Monday, November 24, 2008

On A Lighter Note

My butterfly & reindeer - they loved getting their faces painted.

I took lots of photos as a comprise to get them to wash their face to go to bed. :)

I thought at first he was an alien, but I should have known by the red nose who he was.

Kids with their friend Noah.

Dieunelson admiring Christolla's art.

Saturday was the Christmas Party for the IAFA - International Adoptive Families Association that we attended. The kids had lots of fun & it was nice to meet some of the other families of children adopted from all over.

I stayed home from work today sick - this is week number two of this illness. Last week all four kids were sick for four days & I managed to avoid getting ill. Friday I started to get a little sick which escalated all weekend. Everyone else is feeling better but still not 100%. Hopefully by the end of this week everyone will be back to normal.

It's 8:30 & the little kids are in bed & I am heading there too. Night.

UN Haiti appeal: British agencies call for more support for Haitian farmers

Saturday, November 22, 2008

UN Haiti appeal: British agencies call for more support for Haitian farmers -British Haiti Advocacy Platform

For immediate release. 21 November 2008

A platform of British development agencies and solidarity organizations has today written to the United Nations to express its concern about the poor international response to the joint UN/Government of Haiti Flash Appeal to help Haiti recover from the devastating series of hurricanes that hit the country in August and September.

In a letter to John Holmes, UN Under-Secretary-General for Humanitarian Affairs and Emergency Relief Coordinator, the British Haiti Advocacy Platform notes that, as of 21 November 2008, only 33% of the total appeal amount of US$108m had been raised. (The Flash Appeal was launched on 9 September.)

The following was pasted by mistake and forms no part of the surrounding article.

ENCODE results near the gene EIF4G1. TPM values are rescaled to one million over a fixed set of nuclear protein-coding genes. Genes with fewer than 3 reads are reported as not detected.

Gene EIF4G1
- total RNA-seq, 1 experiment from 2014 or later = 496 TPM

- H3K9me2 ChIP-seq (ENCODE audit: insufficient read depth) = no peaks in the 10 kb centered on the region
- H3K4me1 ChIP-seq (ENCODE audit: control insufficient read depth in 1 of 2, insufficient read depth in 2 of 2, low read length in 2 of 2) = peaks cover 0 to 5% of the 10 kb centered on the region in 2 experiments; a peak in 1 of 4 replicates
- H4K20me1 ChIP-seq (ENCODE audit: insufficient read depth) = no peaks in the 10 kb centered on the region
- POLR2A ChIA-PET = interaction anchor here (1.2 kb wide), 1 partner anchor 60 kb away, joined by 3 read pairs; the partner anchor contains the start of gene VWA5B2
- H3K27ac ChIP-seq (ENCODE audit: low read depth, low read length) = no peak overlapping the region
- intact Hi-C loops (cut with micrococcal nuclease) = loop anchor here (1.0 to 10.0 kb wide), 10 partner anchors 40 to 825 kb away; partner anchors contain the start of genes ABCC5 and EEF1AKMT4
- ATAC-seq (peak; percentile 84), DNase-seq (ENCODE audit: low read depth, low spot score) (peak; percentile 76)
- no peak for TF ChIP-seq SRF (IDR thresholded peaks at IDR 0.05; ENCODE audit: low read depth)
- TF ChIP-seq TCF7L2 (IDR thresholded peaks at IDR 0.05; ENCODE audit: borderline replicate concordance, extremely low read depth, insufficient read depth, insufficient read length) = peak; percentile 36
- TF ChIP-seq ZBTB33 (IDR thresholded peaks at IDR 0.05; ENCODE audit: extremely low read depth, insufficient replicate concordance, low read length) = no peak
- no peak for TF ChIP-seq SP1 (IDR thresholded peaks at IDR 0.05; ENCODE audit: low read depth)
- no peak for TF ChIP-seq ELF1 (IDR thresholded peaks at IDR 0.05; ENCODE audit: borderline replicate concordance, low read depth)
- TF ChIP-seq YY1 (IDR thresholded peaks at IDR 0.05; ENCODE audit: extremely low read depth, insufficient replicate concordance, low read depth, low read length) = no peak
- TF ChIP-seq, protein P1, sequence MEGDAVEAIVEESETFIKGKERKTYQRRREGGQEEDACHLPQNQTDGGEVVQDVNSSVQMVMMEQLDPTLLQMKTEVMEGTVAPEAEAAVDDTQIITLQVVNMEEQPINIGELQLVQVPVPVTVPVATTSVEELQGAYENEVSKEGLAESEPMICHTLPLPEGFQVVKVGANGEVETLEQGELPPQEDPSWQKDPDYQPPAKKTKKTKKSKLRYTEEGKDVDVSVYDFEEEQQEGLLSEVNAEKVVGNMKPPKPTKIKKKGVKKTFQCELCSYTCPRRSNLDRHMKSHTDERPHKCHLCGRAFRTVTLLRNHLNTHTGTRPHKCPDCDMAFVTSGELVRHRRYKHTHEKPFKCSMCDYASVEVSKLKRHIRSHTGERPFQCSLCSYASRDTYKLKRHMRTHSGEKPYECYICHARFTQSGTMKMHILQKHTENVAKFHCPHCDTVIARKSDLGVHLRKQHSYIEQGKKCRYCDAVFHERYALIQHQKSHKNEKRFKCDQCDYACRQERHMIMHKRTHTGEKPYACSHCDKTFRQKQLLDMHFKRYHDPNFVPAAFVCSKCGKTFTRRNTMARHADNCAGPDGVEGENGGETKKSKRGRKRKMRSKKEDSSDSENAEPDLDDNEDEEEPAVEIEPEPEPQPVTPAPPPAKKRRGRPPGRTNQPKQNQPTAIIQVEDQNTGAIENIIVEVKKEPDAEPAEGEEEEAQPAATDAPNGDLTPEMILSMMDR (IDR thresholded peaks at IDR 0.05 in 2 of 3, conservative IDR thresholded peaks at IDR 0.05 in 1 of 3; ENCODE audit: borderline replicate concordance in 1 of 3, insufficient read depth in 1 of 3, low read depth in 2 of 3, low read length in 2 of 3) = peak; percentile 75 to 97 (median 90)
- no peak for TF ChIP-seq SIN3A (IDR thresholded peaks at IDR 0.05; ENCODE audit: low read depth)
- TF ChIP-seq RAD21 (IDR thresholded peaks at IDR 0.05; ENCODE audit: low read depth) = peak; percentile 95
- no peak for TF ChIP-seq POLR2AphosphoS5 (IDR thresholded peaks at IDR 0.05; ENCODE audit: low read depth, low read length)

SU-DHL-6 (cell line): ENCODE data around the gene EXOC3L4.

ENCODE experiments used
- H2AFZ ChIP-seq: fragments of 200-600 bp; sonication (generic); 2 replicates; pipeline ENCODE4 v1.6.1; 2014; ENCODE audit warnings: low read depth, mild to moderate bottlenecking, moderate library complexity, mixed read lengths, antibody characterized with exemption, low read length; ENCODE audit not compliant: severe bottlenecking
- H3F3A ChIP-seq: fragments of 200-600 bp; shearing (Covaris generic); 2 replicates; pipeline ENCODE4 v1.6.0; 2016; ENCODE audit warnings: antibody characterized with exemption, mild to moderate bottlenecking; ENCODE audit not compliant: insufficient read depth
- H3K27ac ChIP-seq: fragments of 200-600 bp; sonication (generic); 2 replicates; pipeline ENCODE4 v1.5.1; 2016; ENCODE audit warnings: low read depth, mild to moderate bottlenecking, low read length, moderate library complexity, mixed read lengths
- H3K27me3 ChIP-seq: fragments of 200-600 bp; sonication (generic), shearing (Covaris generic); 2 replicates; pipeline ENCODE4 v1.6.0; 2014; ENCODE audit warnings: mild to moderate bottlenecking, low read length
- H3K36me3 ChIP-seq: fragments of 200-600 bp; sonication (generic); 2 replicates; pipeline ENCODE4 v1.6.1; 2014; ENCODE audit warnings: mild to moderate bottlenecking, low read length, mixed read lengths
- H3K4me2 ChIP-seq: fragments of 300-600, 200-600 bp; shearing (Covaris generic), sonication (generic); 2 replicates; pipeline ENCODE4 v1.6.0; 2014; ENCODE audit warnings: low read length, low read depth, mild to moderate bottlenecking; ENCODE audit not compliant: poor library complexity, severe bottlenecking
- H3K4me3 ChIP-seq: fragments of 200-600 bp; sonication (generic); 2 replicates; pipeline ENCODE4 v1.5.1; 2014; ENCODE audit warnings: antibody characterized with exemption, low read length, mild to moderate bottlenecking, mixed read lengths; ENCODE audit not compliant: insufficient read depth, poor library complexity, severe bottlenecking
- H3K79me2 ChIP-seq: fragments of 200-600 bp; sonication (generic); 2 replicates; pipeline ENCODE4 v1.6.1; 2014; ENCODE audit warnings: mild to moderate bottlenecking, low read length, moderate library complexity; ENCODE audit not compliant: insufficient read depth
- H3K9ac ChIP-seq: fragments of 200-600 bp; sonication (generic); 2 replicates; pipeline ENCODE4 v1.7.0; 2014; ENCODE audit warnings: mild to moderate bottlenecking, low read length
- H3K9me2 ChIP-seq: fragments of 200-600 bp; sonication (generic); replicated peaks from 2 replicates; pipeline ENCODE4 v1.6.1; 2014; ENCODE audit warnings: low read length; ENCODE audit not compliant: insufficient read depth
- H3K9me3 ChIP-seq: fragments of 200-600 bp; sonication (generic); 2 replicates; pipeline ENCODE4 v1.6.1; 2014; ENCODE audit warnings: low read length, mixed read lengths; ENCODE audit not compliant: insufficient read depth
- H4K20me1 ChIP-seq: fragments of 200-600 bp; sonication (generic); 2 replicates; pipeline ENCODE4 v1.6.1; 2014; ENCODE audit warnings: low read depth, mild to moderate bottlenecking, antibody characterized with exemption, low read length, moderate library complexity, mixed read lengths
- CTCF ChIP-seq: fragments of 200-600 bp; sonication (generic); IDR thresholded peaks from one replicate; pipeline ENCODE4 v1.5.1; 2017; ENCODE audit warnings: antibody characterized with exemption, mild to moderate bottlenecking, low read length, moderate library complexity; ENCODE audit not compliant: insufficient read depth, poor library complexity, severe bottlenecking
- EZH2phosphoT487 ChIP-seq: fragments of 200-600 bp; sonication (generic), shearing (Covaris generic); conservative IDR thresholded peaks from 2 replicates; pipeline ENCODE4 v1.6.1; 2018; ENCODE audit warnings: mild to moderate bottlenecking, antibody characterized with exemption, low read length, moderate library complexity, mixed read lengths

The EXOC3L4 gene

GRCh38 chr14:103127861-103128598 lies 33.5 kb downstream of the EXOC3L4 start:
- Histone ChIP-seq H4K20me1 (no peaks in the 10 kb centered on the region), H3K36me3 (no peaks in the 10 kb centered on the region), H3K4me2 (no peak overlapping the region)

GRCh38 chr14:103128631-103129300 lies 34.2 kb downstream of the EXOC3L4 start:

More worrying still for the Platform is the very poor response to the part of the Flash Appeal concerning the rehabilitation of Haiti's vital agricultural sector. Around two-thirds of the Haitian population derives its livelihood from agriculture.

As part of the total requested by the UN and Haiti's government, an allocation of US $10.5m was requested by the UN Food and Agriculture Organization to:
- help rebuild the livelihoods of the farmers most affected by natural disasters,
- rehabilitate the irrigation network in the main areas affected by flooding, and
- help prevent the spread of disease among surviving livestock.

In the letter to the UN's John Holmes, the Platform deplores the fact that, so far, only US$828,000 - just 8% of the amount originally requested for agriculture - has been provided.

The letter states: "If Haiti is to avoid the prospect of wide spread famine in the near future, there needs to be a major effort to support Haitian farmers so that they can grow the crops and rear the animals to provide food for the population."

It continues: "The fact that the response to the agriculture section of the Flash Appeal has been so disappointing suggests that once again that the international aid machine remains wedded to the short-term and has scant regard for lasting solutions to Haiti's problems.

"The Platform appealed to John Holmes to raise the issue of international donor support for Haitian farmers as a matter of the highest priority.

Anne McConnell, co-ordinator of the British Haiti Advocacy Platform, said,"While it is great that the Flash Appeal recognized the importance of repairing the damage to the agricultural sector, these good intentions are rendered meaningless if the rich donor nations decline to support this part of the Appeal."

The Haiti Support Group solidarity organization is a member of the Platform, and its director, Charles Arthur, added, "Six or nine months from now, when the images of starving Haitian children are broadcast on North American and European television, people will ask how the situation in Haiti was allowed toget so bad. If Haitian farmers don't get help, we are looking at the strong possibility of a terrible famine."


Decades of under-investment and the reduction of import tariffs have left Haiti's agricultural sector in a dire state. As a result, Haiti has moved from a situation where local farmers could provide most of the country's food requirements to the the current position of reliance of food imports. Recent increases in international food prices have pushed the cost of many everyday food staples out of the reach of country's poor.